ArtsAutosBooksBusinessEducationEntertainmentFamilyFashionFoodGamesGenderHealthHolidaysHomeHubPagesPersonal FinancePetsPoliticsReligionSportsTechnologyTravel

Cook's pick: Boos hard-rock maple cutting board

Updated on August 18, 2014
ecogranny profile image

A long-time whole grain baker, Kathryn discovered the thrill and ease of cooking with whole, fresh foods decades ago. Still chopping!

Durability = #1 Factor in choosing a Boos Block

While its lasting beauty is an important factor, the number one reason I invested in a Boos hard-rock maple cutting board when my old cutting board broke in two was durability.

I'd had that old hard-rock maple cutting board since I was a young bride in the seventies. It had been through numerous moves and had taken the blade of every knife I ever owned through plenty of chopping, dicing and slicing.

After each use, it got a soapy wash. In all its decades of service, I never gave it a single oil treatment. I didn't know until I bought my new Boos block that I should have been taking a little more care.

So when my old one broke, buying another hard-rock maple board was a no-brainer, because I wanted it to last the rest of my life, and I intend to hand it down to my children.

#2 - Value

At $7.00, back in 1972, I thought I paid a lot for my small cutting board. Given the number of years of service, and the fact I'm still using both pieces of it today, I think I got my money's worth, don't you? If this newer block lasts as long, even at today's prices, it will be a bargain too.

#3 - Made in the USA

Boos makes their wood blocks right here in the United States, a rarity in today's world. They are proud of their products and of their history. Click through on the image above and scroll down to "Product Description," where the Boos folks tell their story, complete with fascinating historical pictures.

Because it is made in the US, when I buy a Boos product for my home or gift it to loved ones and newlyweds, I know the workers who built it were paid fairly for their time and expertise. That means a lot. Plus, being made here in the US means that the boards travel fewer miles and consume less fossil fuel to get to me.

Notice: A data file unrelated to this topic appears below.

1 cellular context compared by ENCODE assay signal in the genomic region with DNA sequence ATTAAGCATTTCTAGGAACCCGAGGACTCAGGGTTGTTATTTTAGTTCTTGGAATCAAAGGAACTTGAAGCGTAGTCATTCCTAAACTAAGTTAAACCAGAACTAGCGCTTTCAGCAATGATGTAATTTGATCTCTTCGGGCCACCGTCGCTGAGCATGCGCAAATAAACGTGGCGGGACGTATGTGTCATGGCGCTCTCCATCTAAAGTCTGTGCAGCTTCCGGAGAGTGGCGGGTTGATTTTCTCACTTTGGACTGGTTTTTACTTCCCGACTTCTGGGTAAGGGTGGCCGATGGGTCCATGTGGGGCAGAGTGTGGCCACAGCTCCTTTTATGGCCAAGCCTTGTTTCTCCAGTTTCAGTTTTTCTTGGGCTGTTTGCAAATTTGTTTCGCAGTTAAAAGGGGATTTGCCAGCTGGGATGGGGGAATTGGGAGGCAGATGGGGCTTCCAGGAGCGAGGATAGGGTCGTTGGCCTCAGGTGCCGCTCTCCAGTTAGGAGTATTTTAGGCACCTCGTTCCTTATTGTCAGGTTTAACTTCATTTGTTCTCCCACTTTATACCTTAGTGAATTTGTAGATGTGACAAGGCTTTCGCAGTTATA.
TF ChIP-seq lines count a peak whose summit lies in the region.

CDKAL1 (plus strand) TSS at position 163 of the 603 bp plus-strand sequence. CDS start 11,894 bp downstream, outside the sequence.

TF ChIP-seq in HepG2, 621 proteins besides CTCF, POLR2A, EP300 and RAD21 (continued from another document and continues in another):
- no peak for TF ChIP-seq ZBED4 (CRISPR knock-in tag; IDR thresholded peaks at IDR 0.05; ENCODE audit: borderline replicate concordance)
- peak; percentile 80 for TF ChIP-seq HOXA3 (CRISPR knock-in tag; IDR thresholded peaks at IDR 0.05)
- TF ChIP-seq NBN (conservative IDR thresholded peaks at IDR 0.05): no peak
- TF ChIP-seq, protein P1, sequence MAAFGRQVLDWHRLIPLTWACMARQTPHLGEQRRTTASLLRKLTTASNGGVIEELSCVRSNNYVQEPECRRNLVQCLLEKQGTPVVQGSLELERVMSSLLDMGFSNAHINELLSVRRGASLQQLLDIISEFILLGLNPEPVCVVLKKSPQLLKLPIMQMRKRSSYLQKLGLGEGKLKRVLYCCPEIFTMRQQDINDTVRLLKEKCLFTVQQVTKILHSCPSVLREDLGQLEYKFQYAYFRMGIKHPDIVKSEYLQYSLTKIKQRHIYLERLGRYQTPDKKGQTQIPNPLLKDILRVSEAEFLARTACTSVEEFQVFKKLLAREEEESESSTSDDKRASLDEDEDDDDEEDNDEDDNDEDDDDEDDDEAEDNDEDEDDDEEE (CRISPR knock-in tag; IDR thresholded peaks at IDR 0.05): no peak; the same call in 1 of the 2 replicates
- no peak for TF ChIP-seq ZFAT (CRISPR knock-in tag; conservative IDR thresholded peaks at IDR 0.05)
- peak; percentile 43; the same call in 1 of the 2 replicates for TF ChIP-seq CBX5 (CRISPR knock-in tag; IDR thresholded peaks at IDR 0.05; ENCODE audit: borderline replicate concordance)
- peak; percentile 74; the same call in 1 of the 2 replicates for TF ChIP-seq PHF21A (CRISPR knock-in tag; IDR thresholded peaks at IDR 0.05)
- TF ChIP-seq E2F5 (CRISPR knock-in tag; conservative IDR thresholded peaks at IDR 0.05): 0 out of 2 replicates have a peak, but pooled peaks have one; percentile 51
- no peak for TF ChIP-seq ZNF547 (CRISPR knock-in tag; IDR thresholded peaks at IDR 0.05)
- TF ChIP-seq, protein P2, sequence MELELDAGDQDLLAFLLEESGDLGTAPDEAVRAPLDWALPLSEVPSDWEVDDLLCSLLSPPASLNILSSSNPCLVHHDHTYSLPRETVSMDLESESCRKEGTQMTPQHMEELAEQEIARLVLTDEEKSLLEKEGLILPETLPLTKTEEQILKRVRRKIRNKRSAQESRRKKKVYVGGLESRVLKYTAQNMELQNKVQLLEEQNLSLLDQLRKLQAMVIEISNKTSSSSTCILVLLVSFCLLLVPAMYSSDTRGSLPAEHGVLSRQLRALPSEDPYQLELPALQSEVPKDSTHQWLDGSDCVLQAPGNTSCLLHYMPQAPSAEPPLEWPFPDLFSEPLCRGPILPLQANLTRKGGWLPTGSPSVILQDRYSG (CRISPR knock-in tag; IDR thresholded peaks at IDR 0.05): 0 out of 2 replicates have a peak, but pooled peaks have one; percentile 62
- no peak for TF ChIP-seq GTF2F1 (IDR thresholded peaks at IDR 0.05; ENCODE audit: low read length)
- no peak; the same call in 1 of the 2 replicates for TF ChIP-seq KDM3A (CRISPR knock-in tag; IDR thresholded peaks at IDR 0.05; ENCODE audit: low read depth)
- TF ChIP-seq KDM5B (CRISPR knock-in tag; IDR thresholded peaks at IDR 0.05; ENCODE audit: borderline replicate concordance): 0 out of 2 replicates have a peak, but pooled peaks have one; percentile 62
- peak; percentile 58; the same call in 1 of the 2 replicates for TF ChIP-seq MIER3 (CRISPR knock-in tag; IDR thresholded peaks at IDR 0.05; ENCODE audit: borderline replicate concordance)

#4 - Sanitary

A University of California/Davis independent study of food safety on wooden and plastic cutting boards concluded that "wooden cutting boards are not a hazard to human health, but plastic cutting boards may be." After reading their article, I will not consider using a plastic board. Some pretty scary stuff lives in the knife cuts on some of those.

#5 - Safe for my knives

Wood gives under our knives, protecting the blade and prolonging its life.

#6 - BIG work surface

Size adds value too. That first little cutting board was 14-by-10-by-3/4-inches. At 20-by-15-by 1-1/2-inches, my new work surface is gargantuan, and I use every bit of it.

The board is also reversible, so if I use one side for garlic and onions, I clean it, wipe it dry, turn it over and slice the goodies for my fruit salad without worrying about flavors crossing over.

#7 - Beauty

Because of the Boos block's elegant simplicity and its pleasing wood grains, prepping food is relaxing and quite often a joy.

A gift of lasting beauty and functionality

Whether the Boos block is a gift to yourself, to a young relative just setting up housekeeping, a happy bride and groom, or maybe your mom, who always "gets by" with whatever she's been using all these years, it will be a lasting gift that is remembered and loved every day of its long, long life.

A few minutes care, every few weeks

Until I bought my Boos block, I was clueless as to their care. Thankfully, Boos makes sure we know from the get-go how to preserve the beauty and usefulness of our cutting boards.

John Boos Butcher Block Board Cream, 5 ounce Tube
John Boos Butcher Block Board Cream, 5 ounce Tube

Following the manufacturer's instructions, I take a few minutes every few weeks to rub a small bit of this oil into my board to keep it beautiful and prolong its useful life. I especially like that it is made with beeswax.


If you own a wooden cutting board, this quick tutorial on oiling it may be worth your time.

This quick how-to takes less than two minutes

I've had my Boos block for three or four years, and it is still beautiful. A few reviewers say their Boos blocks were split on arrival or split after little or no use. Boos has been in business since 1867. Their reputation is everything to them. If you should have any problem with one of their products, do not hesitate to contact them. Although I know no one there personally, and have never had contact with them, I imagine they would want to put it right immediately.

Please sign my guestbook and if you'd care to, share a story about one of your favorite helpers in the kitchen--animal, vegetable or mineral.

    0 of 8192 characters used
    Post Comment

    • ecogranny profile image

      Kathryn Grace 4 years ago from San Francisco

      @FanfrelucheHubs: I've always thought there must be a reason butcher's use solid wood butcher blocks. Thank you for sharing that information. Best wishes.

    • FanfrelucheHubs profile image

      Nathalie Roy 4 years ago from France (Canadian expat)

      I went back to wood cutting board after remembering my Grand-Father who was a butcher. They always used wood to cut the meat and I remember him explaining to my mom (who had those popular in the 80's plastic cutting board) that wood was the best and most sanitary cutting boards.